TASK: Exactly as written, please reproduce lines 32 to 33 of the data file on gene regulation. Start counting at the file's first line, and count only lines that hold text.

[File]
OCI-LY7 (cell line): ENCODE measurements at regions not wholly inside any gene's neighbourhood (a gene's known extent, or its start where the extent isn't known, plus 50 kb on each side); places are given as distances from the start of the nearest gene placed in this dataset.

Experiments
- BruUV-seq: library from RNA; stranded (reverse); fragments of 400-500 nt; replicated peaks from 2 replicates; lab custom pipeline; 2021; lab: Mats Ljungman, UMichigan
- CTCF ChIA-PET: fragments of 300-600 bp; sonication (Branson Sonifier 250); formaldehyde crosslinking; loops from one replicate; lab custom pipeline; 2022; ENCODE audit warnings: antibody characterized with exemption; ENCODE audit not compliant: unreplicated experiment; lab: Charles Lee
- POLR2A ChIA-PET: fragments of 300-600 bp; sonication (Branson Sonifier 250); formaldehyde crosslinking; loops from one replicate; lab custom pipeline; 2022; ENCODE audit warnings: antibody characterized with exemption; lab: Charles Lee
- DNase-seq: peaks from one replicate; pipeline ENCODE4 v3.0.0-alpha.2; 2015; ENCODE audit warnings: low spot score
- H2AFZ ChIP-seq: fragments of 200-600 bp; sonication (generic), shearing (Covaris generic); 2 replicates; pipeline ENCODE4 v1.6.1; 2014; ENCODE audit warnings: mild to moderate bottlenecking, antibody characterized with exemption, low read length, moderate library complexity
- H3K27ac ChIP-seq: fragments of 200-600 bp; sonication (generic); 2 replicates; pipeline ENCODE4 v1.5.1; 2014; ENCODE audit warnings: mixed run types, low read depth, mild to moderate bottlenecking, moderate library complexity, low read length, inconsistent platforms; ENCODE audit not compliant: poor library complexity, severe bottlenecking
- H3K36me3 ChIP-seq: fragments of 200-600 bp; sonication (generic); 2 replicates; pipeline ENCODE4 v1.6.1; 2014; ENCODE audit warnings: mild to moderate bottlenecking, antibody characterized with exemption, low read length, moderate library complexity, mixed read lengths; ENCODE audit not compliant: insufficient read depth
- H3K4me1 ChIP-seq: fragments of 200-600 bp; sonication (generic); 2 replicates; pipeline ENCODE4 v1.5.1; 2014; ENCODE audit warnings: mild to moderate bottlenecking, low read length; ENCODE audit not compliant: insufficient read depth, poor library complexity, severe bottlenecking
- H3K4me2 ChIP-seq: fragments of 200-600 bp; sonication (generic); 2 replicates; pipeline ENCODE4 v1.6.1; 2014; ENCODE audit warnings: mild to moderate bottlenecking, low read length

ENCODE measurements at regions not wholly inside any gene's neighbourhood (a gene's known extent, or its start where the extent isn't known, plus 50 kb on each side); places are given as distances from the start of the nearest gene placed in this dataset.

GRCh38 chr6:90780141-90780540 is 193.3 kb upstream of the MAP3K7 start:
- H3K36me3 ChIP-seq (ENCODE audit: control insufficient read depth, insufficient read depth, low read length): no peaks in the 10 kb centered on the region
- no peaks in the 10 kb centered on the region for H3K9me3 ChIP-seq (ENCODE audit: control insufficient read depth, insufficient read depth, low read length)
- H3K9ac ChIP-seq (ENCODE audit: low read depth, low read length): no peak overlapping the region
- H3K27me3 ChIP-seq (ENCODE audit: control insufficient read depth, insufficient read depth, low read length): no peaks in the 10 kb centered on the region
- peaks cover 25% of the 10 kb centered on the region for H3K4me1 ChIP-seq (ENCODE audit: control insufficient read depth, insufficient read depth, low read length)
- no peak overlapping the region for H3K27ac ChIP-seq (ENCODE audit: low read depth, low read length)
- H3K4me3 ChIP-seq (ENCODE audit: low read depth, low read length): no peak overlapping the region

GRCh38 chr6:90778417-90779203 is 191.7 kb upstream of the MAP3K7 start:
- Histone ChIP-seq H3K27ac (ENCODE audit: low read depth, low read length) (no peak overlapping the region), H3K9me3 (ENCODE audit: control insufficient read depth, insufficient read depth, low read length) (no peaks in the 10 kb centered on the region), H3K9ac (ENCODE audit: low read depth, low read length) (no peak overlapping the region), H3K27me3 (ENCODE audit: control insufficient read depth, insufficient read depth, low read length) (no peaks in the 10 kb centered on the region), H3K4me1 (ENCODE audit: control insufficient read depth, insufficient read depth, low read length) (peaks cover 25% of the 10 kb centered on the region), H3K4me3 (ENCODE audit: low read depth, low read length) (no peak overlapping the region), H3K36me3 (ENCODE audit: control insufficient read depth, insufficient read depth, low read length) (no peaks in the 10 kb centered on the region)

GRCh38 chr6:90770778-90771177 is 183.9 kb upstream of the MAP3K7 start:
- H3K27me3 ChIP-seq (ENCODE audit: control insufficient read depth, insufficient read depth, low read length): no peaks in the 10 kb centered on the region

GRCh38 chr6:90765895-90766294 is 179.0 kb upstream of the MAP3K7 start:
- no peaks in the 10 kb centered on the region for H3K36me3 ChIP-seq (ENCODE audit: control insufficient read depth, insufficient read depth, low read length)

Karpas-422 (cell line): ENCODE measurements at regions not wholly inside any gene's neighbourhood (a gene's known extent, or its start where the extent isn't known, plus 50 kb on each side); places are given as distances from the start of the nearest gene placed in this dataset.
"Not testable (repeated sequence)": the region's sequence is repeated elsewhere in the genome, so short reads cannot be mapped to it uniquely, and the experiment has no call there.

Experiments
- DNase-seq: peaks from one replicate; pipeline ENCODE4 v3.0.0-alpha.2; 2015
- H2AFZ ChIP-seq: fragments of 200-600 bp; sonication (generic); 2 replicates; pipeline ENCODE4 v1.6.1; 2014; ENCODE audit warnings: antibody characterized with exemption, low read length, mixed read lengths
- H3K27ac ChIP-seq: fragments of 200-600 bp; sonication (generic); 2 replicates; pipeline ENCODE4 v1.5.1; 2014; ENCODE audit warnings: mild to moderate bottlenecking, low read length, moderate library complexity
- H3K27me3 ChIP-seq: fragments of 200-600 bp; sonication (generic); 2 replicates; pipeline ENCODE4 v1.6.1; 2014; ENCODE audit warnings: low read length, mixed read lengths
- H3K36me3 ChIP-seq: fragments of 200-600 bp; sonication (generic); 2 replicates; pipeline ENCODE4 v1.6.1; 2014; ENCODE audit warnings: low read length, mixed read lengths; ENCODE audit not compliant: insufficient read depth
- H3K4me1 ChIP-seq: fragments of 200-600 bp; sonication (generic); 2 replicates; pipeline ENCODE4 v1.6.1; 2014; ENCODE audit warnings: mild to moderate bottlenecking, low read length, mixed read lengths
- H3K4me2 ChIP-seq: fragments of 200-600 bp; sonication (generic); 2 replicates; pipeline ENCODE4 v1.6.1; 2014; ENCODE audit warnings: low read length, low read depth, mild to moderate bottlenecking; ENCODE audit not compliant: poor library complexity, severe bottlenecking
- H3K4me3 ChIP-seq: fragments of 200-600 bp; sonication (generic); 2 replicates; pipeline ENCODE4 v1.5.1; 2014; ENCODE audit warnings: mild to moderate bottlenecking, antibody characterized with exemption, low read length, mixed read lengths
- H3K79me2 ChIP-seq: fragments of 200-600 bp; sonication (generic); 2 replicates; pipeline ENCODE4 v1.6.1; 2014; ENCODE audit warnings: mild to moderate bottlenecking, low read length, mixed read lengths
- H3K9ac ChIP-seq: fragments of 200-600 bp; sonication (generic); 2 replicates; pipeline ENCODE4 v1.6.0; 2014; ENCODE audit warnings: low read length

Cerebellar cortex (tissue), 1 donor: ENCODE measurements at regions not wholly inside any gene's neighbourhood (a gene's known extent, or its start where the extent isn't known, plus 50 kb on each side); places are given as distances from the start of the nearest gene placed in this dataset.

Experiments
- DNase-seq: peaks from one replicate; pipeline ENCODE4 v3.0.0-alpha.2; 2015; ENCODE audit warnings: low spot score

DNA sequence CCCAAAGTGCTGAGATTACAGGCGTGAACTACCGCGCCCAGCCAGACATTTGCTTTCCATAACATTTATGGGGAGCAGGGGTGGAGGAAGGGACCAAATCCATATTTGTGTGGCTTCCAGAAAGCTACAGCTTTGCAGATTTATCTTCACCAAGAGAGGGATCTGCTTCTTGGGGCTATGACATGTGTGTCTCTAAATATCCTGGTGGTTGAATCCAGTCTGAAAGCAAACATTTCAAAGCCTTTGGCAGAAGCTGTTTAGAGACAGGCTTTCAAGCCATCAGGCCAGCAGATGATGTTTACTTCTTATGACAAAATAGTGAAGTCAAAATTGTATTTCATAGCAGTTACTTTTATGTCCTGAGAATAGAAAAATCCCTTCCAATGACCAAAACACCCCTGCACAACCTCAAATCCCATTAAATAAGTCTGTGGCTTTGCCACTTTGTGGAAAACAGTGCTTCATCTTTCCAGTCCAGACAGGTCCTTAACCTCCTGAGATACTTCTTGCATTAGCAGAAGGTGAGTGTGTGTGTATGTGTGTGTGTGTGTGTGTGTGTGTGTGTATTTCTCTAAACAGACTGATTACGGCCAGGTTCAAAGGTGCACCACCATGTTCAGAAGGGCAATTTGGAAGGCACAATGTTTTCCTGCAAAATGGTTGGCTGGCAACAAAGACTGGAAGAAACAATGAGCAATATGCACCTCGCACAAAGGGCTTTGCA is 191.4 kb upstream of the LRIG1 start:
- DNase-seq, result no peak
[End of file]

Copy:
- H3K27ac ChIP-seq: fragments of 200-600 bp; sonication (generic); 2 replicates; pipeline ENCODE4 v1.5.1; 2014; ENCODE audit warnings: mild to moderate bottlenecking, low read length, moderate library complexity
- H3K27me3 ChIP-seq: fragments of 200-600 bp; sonication (generic); 2 replicates; pipeline ENCODE4 v1.6.1; 2014; ENCODE audit warnings: low read length, mixed read lengths